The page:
We have been offering NFB since 2010, and we routinely observe people overcome their struggles and fears as worries diminish; we see greater organization and less procrastination as executive functions improve; mood and energy increase as sleep becomes more restorative. And for those who have been through therapy or coaching, they begin to be able to access the tools and techniques that they were previously taught with greater ease and success. In short, we see the shift away from their dependence and watch them strive towards their goals of independence.


If you wanted to learn more, and how we can help you, please call (203)316-8212 and we can explain the steps in getting started up.


About us:

Dr. Tom Woodman and Dr. Laura Pardue are both Doctors of Chiropractic, and their office Brain & Body of Norwalk is devoted to optimizing brain and body function. They are both Board Certified in Neurofeedback and Amen Clinic Certified Brain Health Coaches. Dr. Woodman is post-graduate faculty for number of educational institutions and teaches continuing education seminars on functional brain development, neuroplasticity and neurofeedback. Dr. Pardue has devoted much of her professional training towards a variety of mind-body interventions, including EFT, TBM and NET. We provide one-on-one, Doctor-attended qEEG-based neurofeedback either in-office or through our at-home rental program. Our mission is to help people help themselves, and we provide a number of services that support our patients to that end.


How neurofeedback works: the sensors attached to the person’s head are monitoring real-time brainwave activity, and the person gets visually rewarded when their brain produces more desired brainwave patterns (the TV is brighter and easier to see when the brain produces the right patterns). Soon, the brain realizes that it is influencing which experience the person receives, and tries to keep the movie brighter. This increases the “firing frequency” of these networks, making them stronger and more efficient. As this process is repeated over time, there is a gradual shift in the default pattern of activity and symptoms begin to lessen.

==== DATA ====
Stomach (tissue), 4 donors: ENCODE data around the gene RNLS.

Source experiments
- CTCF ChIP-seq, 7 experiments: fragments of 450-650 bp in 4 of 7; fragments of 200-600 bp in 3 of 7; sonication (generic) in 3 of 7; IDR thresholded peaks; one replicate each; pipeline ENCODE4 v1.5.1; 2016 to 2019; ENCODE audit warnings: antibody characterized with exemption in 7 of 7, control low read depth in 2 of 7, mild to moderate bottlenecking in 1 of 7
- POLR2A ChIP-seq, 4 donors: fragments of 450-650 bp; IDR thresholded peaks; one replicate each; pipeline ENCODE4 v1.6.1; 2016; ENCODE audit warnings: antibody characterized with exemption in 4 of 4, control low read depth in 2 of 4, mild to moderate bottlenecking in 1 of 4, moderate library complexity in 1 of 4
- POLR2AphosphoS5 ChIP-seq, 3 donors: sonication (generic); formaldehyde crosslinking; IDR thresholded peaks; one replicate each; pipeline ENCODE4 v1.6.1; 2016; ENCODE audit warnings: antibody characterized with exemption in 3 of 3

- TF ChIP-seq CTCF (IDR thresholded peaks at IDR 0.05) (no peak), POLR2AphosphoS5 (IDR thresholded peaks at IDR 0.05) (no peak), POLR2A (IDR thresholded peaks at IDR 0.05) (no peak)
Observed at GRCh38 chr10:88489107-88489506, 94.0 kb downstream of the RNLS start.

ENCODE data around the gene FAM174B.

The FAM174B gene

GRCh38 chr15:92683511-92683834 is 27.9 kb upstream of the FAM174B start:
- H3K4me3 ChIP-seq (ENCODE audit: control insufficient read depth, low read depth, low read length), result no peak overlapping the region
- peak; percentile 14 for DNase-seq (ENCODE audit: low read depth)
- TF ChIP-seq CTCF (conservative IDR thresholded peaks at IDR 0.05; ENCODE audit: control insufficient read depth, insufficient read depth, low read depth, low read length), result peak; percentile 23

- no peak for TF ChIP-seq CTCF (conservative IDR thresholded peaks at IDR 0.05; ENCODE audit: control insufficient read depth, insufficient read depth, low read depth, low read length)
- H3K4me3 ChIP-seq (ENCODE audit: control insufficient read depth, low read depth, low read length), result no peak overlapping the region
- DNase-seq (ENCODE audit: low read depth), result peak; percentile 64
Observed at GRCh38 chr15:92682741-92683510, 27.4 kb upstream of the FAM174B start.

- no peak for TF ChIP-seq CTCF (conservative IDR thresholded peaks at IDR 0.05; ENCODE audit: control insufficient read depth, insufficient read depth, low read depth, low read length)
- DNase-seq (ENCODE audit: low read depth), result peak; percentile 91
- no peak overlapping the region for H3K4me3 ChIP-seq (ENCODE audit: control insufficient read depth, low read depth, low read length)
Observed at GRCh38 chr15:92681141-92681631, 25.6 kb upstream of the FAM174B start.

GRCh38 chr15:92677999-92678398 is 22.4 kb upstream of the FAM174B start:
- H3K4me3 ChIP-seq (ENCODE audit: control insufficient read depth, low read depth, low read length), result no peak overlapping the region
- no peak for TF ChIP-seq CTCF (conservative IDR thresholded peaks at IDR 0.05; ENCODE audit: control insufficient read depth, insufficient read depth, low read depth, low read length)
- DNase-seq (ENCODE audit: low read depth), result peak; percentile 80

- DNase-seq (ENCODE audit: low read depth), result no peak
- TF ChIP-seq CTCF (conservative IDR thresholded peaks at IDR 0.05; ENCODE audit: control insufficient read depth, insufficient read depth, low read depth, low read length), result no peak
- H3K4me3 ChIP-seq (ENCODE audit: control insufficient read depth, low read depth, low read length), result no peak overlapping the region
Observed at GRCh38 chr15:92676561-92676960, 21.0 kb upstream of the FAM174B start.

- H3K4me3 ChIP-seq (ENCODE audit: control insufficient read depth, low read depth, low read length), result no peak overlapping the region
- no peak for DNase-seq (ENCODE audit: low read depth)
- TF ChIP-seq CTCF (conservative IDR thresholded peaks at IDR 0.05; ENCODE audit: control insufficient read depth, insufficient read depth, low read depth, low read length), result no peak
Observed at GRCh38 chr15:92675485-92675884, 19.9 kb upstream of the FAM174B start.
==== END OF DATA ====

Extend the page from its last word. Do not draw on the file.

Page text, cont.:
References:

  • Kratzke IM, Campbell A, Yefimov MN, Mosaly PR, Adapa K, Meltzer-Brody S, Farrell TM, Mazur LM. Pilot Study Using Neurofeedback as a Tool to Reduce Surgical Resident Burnout. J Am Coll Surg. 2021 Jan;232(1):74-80. doi: 10.1016/j.jamcollsurg.2020.08.762. Epub 2020 Oct 3. PMID: 33022395.

  • Williams RA. Neurofeedback System for Potential Orderly Care of Surgical Residents with Depression and Burnout. J Am Coll Surg. 2021 Jan;232(1):80. doi: 10.1016/j.jamcollsurg.2020.09.017. PMID: 33308769.

  • Patil AU, Lin C, Lee SH, Huang HW, Wu SC, Madathil D, Huang CM. Review of EEG-based neurofeedback as a therapeutic intervention to treat depression. Psychiatry Res Neuroimaging. 2023 Mar;329:111591. doi: 10.1016/j.pscychresns.2023.111591. Epub 2023 Jan 13. PMID: 36682174; PMCID: PMC9837232.

  • Hou Y, Zhang S, Li N, Huang Z, Wang L, Wang Y. Neurofeedback training improves anxiety trait and depressive symptom in GAD. Brain Behav. 2021;11:e02024

  • Scheinost D, Stoica T, Wasylink S, Gruner P, Saksa J, Pittenger C, Hampson M. Resting state functional connectivity predicts neurofeedback response. Front Behav Neurosci. 2014 Sep 24;8:338. doi: 10.3389/fnbeh.2014.00338. PMID: 25309375; PMCID: PMC4173810.

  • Chatterjee, Rangan Happy Mind, Happy Life: The New Science of Mental Well-Being 6/14/2022